Their range spans from Canada to Mexico and into Central America, but coyotes are not found in the wild elsewhere.

Gray wolves and red foxes can occur in all geographic ranges where coyotes live, but they are also found in other parts of the world, including Europe and Asia. 

Wolves don’t occur in Africa or Australia. However, red foxes can be found in northern Africa, and they are also present as an introduced species in Australia.

12. Habitat

Wolves, coyotes, and foxes alike can be found in the same habitats, even if they have slightly different preferences.

Gray wolves typically prefer deciduous and mixed forests, as well as mountainous areas. However, they are also found in shrublands and grasslands where prey is abundant. 

Coyotes and red foxes can live in forests, but these canids typically prefer open areas. Foxes are more likely to establish themselves in grasslands at the edge of deciduous or mixed forests, mountains, and deserts. 

Coyotes are typically found in prairies and deserts. Both coyotes and foxes can also be found in urban parks and farmlands.

13. Conservation Status

Coyotes, gray wolves, and red foxes are some of the most common wild canids in North America. They also occur in other geographic ranges, and neither one of these species is endangered. They are all labeled as “least concerned” by IUCN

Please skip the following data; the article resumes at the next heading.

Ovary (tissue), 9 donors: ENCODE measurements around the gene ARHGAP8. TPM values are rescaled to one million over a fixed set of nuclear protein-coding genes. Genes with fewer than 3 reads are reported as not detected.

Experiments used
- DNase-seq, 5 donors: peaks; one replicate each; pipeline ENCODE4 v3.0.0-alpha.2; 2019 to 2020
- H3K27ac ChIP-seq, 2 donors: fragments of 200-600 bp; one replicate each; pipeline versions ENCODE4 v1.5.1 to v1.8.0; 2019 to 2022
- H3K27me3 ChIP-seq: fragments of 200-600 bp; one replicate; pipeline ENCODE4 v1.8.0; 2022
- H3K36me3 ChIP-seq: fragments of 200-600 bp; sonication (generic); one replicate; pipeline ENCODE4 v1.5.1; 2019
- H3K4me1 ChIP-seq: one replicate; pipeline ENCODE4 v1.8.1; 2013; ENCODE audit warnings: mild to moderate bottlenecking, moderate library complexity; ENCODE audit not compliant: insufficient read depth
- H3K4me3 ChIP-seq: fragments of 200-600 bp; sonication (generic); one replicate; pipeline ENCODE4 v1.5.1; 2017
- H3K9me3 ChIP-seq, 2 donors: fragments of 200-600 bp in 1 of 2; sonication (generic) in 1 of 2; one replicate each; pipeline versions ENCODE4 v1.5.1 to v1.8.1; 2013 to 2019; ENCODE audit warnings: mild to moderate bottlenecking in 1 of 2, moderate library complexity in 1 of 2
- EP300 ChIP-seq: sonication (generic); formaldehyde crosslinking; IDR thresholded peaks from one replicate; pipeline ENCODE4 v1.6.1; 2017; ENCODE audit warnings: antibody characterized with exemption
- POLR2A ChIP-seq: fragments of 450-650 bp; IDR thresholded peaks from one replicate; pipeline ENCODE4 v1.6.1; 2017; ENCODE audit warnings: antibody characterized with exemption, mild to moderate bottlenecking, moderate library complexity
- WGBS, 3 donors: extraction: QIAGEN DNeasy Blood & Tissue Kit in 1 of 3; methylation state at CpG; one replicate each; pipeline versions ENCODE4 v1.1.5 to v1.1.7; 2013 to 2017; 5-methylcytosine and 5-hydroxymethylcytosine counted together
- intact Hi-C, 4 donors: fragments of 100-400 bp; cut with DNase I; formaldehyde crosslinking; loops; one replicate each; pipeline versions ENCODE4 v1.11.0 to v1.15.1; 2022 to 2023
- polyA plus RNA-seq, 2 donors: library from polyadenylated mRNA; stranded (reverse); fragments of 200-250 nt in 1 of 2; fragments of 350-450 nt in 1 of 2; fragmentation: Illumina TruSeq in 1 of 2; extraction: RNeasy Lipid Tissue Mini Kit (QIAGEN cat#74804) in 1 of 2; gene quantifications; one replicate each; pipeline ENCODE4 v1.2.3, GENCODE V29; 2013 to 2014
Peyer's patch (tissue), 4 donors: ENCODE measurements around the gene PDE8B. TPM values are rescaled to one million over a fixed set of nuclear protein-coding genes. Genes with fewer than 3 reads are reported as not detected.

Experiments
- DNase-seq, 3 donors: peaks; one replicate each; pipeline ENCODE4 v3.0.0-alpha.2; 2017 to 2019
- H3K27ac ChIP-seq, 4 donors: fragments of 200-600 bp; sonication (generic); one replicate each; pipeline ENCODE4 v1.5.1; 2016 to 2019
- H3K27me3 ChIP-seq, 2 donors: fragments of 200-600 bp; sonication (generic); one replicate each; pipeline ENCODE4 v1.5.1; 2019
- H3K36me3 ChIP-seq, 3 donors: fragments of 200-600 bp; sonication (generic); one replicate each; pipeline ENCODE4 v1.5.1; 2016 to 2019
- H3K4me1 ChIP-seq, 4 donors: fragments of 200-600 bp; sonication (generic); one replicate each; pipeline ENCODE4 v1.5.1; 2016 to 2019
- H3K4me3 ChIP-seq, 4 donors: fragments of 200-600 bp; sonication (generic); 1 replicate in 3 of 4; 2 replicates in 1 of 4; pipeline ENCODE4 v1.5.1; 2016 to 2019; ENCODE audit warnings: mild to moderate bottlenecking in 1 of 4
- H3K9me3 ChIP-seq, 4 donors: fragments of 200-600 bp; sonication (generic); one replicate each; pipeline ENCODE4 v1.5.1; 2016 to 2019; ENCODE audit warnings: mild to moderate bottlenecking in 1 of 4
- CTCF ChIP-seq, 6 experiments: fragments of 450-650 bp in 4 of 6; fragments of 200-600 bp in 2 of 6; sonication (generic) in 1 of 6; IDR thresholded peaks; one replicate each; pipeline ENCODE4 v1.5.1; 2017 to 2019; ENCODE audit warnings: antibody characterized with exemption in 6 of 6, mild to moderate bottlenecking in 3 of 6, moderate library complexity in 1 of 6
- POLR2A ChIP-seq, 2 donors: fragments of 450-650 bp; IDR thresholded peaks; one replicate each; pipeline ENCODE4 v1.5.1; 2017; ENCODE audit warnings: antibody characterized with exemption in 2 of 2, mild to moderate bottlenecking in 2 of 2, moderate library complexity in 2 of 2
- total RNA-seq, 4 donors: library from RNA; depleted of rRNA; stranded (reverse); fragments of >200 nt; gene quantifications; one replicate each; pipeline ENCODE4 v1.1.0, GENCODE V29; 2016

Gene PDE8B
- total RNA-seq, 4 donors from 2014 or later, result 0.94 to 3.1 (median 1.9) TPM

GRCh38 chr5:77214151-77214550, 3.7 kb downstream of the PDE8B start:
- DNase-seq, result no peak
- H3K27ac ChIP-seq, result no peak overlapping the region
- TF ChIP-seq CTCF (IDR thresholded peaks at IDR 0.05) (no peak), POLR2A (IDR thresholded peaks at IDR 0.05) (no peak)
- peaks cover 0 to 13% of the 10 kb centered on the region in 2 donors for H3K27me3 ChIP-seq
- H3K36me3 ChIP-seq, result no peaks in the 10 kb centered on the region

Who Would Win A Fight? 

Without a doubt, gray wolves are the winners. 

Wolves are larger and heavier than both coyotes and foxes. They are a tad slower than coyotes but can generate a higher impact force. 

They also have a stronger bite than both opponents, strong enough to crush bones with little effort. 

Another advantage that wolves have is the support of the pack. Even if a larger coyote attacked a smaller wolf, the wolf would still win because it won’t have to fight alone. 

A large coyote might win, though, when fighting against a weak, immature, or old lone wolf.

Coyotes can take out foxes without problems, however. In fact, red foxes wouldn’t stand a chance against wolves or coyotes due to their weak bite, smaller size, and generally poorer performance.

Leave a Comment